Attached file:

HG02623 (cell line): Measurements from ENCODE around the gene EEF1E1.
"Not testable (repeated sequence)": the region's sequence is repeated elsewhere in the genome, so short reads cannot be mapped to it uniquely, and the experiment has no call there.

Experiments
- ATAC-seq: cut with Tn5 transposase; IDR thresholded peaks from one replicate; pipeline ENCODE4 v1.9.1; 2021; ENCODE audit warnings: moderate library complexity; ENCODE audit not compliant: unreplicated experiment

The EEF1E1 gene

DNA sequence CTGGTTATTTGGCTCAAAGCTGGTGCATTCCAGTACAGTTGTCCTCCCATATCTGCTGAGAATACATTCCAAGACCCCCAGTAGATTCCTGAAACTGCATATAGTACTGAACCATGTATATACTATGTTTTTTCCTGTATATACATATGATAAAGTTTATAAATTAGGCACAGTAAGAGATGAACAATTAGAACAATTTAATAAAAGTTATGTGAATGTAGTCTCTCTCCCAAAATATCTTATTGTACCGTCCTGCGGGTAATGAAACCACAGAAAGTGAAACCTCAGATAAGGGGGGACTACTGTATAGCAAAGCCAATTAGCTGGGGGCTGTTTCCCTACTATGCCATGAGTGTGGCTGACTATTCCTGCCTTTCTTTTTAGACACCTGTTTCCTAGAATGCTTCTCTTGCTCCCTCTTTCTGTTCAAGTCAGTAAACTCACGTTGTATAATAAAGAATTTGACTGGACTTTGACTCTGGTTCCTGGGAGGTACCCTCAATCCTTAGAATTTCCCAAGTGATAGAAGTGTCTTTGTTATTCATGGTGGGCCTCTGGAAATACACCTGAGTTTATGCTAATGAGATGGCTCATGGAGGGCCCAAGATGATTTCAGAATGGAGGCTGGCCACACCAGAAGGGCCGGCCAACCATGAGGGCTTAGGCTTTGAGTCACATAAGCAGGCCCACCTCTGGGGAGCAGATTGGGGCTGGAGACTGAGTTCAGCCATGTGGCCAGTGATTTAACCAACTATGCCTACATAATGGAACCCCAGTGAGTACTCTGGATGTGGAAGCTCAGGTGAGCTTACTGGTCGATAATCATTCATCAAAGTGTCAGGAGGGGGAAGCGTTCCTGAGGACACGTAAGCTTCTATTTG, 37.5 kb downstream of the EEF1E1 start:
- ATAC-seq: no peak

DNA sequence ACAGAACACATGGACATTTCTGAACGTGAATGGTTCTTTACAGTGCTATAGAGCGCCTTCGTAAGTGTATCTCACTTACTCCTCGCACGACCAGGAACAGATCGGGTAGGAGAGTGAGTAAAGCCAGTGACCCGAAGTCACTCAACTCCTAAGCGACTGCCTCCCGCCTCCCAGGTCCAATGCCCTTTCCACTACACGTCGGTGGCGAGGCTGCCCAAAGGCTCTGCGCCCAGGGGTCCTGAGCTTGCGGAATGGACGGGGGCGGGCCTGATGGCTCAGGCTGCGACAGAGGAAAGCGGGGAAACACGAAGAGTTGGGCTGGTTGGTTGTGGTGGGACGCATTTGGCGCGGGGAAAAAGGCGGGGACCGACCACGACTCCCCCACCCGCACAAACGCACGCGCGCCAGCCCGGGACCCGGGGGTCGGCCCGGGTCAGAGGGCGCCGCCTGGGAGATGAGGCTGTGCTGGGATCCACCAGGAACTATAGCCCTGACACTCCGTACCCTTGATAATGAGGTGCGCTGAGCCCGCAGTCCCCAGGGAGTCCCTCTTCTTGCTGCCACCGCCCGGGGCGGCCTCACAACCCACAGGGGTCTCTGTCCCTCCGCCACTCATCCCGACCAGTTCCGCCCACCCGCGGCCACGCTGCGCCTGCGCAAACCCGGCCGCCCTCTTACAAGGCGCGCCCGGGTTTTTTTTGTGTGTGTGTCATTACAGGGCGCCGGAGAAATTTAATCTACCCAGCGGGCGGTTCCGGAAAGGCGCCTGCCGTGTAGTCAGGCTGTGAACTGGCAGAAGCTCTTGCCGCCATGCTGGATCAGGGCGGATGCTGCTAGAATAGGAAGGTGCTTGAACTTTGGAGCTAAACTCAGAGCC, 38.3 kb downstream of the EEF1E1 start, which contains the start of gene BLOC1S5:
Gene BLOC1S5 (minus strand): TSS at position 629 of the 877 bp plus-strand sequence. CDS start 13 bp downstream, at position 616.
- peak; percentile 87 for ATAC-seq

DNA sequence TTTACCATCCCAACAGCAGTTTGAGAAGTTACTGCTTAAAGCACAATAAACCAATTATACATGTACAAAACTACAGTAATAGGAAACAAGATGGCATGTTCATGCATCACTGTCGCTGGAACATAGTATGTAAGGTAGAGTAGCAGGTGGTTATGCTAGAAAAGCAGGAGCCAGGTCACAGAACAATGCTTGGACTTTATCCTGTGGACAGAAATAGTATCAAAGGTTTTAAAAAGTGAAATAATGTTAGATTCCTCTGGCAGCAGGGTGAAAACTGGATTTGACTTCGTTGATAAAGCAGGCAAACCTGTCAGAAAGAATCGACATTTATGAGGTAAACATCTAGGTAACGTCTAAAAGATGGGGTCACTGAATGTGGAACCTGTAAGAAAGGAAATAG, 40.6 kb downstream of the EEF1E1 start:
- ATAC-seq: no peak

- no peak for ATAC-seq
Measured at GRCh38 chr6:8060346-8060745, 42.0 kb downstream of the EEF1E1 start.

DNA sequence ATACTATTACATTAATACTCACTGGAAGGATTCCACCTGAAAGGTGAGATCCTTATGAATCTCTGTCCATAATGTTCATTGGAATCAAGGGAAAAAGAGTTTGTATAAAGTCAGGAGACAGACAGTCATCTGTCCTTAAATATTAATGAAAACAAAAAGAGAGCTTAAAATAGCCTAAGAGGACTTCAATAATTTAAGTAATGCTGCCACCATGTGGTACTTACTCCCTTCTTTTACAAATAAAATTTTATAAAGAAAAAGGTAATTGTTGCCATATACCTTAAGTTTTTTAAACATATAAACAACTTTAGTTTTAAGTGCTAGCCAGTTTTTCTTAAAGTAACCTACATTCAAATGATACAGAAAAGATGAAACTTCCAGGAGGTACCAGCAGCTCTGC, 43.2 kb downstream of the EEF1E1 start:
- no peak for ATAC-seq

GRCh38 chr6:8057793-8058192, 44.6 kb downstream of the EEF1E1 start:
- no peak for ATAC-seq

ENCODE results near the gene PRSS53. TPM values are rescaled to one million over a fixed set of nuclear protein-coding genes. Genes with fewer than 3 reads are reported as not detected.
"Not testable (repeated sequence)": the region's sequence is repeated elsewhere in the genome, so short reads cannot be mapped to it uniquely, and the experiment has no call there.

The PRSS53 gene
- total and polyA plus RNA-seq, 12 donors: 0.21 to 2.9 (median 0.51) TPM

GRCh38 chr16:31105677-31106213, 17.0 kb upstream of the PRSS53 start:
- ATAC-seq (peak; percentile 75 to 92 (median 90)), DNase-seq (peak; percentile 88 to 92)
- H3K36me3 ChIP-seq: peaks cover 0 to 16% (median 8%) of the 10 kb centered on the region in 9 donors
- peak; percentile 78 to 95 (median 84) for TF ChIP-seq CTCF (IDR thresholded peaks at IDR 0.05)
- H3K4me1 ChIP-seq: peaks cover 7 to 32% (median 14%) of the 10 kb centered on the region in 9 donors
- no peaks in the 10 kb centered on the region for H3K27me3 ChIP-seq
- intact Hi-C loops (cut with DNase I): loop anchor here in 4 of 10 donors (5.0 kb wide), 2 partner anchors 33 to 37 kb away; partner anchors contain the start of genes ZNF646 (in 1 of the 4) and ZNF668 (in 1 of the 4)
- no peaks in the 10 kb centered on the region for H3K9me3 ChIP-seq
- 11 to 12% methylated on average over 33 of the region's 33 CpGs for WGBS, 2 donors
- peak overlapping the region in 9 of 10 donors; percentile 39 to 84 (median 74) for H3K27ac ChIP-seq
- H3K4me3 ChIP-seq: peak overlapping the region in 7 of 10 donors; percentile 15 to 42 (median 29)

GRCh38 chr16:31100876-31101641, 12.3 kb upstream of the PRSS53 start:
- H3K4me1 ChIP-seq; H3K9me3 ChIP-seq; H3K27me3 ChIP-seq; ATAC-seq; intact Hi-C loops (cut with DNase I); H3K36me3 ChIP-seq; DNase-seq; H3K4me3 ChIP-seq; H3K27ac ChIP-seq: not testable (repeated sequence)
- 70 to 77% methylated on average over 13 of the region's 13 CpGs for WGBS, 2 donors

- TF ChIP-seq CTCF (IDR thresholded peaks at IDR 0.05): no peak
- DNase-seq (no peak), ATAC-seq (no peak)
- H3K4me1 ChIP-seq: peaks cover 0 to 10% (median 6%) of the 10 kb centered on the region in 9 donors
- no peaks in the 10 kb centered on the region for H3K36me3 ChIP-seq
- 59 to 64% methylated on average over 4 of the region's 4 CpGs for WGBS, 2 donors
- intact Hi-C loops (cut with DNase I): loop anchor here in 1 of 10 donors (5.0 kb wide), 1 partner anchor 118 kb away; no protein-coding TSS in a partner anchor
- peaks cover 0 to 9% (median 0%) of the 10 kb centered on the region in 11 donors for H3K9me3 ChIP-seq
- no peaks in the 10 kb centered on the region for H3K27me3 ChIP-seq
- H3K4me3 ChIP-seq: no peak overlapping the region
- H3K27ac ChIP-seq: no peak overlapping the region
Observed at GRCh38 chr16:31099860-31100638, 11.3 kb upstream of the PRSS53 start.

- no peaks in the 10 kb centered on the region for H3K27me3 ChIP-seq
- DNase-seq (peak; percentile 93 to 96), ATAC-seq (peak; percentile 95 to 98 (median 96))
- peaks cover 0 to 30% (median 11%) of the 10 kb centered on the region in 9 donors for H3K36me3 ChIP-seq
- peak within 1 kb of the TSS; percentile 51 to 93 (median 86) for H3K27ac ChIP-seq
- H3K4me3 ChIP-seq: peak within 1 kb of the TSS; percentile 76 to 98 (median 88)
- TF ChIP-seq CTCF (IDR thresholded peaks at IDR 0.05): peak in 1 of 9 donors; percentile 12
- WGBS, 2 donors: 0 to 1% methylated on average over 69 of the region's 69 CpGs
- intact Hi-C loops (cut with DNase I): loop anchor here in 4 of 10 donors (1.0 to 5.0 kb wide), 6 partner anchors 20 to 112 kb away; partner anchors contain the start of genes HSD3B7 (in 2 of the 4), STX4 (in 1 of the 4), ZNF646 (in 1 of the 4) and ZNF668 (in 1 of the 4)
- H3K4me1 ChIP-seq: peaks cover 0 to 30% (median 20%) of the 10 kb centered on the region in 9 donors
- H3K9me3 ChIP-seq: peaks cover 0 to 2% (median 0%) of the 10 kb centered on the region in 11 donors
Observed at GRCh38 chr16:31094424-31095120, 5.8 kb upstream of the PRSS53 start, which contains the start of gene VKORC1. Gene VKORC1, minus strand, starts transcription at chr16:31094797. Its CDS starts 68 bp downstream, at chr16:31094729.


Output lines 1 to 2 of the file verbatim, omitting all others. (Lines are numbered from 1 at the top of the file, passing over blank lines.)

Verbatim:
HG02623 (cell line): Measurements from ENCODE around the gene EEF1E1.
"Not testable (repeated sequence)": the region's sequence is repeated elsewhere in the genome, so short reads cannot be mapped to it uniquely, and the experiment has no call there.